Finland doesn’t shy away from the problems of today’s world. SITRA, Finland’s innovation fund, cites five key trends for 2023 that are shaping the future landscape of tech innovation in Helsinki: the environmental crisis, the evolution of wellbeing due to ageing populations and increasing mental health challenges, the battle for democracy, intensifying competition for digital power, and the cracking of economic foundations.
While the city creates a starting block for innovation and experimentation through its extensive funding, the answers to the challenges Helsinki, and the world, face today almost certainly lie within the tech industry. In order to reach such levels of innovation, entrepreneurs are already knocking on the door of the future. Take Fortum or Helen as an example, Helsinki’s ambitious carbon neutrality goals wouldn’t be possible without such companies investing in ecological reconstruction and phasing out fossil fuels. In addition, investments in Deep Tech have grown considerably in the city with 117 of the 241 ‘Deep Tech’ companies in Finland based in Helsinki. In fact, there has been €1,9 bn total invested capital in Finland, and 429 investments to 176 companies described as deep tech companies.
As an industry, it’s more than innovation and city funding that will drive Helsinki to unlock its future potential and overcome the challenges SITRA references. Building democratic institutions, for example, relies on trust. And there is something to be learned from the trusting culture in Helsinki – where a handshake means a business deal. Incorporating values like these, ensures a better future for all.
For Helsinki to achieve its ambitions, its residents must also be receptive and supportive of new technology. As entrepreneurs, we have a part to play here. Even with RTLS, before people understand the value tracking and monitoring can add to health, safety, and the environment, they can be hesitant. By taking advantage of Helsinki’s open data approach, which makes real-time data available to everyone, we can use data to create a completely transparent landscape, in which the public understands and invites change.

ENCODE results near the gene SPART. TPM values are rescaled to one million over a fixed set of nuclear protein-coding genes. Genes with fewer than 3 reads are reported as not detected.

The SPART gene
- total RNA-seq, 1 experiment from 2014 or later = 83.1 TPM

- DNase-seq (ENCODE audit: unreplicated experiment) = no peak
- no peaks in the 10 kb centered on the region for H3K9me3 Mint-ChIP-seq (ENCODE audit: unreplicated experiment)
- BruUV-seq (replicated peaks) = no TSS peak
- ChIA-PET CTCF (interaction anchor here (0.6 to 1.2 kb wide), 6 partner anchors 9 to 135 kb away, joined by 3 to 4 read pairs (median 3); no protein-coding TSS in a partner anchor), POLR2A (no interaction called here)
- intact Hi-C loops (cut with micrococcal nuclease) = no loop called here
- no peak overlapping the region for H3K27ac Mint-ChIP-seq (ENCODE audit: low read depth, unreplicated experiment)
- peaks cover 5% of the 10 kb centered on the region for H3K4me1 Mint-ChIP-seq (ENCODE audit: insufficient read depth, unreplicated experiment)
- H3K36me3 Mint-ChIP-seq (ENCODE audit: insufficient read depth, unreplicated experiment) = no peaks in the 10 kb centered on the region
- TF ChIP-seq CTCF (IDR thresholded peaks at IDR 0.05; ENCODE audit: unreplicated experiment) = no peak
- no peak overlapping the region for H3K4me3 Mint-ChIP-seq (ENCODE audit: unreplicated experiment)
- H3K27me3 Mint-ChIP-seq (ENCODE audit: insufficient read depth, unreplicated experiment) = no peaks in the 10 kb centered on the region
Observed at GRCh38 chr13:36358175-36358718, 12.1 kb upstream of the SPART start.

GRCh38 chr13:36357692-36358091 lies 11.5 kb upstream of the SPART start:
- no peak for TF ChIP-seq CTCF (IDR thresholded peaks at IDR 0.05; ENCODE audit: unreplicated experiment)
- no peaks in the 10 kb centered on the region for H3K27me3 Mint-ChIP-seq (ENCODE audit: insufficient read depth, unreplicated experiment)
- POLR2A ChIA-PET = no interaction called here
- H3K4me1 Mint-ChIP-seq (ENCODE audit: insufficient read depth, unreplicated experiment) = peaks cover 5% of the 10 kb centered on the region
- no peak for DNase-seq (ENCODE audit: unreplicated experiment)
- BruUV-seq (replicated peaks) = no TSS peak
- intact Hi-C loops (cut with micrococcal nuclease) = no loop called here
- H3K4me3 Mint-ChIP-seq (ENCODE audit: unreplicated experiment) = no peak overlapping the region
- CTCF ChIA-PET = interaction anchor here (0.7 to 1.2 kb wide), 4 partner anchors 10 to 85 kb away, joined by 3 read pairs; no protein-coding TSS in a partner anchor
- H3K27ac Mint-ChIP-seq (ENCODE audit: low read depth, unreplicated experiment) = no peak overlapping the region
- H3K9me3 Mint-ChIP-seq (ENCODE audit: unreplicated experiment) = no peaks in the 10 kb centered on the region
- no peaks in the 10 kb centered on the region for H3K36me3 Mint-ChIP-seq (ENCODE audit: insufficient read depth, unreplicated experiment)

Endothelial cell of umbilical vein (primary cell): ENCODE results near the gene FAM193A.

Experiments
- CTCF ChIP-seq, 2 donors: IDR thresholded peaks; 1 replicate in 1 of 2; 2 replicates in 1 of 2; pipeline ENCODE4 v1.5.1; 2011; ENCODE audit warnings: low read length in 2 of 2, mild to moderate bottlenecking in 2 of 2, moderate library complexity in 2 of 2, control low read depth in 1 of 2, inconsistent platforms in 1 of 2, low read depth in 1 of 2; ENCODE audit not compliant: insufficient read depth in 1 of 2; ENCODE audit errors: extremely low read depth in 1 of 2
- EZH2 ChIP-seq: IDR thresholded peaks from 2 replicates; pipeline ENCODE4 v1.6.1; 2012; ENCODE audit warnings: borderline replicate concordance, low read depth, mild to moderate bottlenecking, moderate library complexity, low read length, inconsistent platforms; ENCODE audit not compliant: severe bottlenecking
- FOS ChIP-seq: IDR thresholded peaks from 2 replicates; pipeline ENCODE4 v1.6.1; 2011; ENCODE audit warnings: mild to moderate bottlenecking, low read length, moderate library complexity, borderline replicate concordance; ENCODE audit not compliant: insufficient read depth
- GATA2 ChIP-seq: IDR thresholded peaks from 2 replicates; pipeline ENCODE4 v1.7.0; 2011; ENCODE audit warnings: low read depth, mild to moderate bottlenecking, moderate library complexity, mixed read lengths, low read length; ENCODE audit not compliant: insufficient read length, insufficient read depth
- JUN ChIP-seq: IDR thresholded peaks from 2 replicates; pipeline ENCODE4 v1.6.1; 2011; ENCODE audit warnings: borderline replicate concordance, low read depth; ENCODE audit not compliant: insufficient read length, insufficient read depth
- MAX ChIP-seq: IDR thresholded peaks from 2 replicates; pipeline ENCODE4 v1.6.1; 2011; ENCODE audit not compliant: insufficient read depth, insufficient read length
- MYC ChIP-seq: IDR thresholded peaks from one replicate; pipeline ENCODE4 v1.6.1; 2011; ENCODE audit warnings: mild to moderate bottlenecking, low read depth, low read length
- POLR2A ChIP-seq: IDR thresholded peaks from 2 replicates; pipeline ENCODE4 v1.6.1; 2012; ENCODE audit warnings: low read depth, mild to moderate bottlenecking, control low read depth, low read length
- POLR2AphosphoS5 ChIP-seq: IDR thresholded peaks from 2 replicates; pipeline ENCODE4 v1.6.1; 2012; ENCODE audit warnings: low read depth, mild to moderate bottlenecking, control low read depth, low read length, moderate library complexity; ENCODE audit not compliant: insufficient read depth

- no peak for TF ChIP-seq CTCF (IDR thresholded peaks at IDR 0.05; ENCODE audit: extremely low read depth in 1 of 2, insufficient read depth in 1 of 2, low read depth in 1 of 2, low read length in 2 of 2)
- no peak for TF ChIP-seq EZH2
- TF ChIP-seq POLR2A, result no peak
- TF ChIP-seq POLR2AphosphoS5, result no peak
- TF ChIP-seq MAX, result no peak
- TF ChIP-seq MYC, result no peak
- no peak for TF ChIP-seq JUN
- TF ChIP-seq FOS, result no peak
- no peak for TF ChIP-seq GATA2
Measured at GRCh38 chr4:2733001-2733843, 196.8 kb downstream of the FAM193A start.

The future is bright
Though mighty in ambition, Helsinki’s population and economy are smaller than many other tech hubs – ranking 47th in the Innovation Cities Index, where San Francisco sits 12th, London 11th, and New York 3rd – which is why the city needs to maintain a strong tech talent attraction scheme. Married with being a relative newcomer to the scene, Helsinki must assert its strength in the technology industry to continue its evolution and attract business professionals to the city.
Helsinki poses an exciting opportunity for technology entrepreneurs. The city’s desire to grow and transform, while always doing the right thing for the environment and its people, is rare. It’s a place where you can grow your technology business, while making a truly tangible difference to the city too. Helsinki needs the technology industry, but I think many founders would be surprised by how much they need Helsinki too.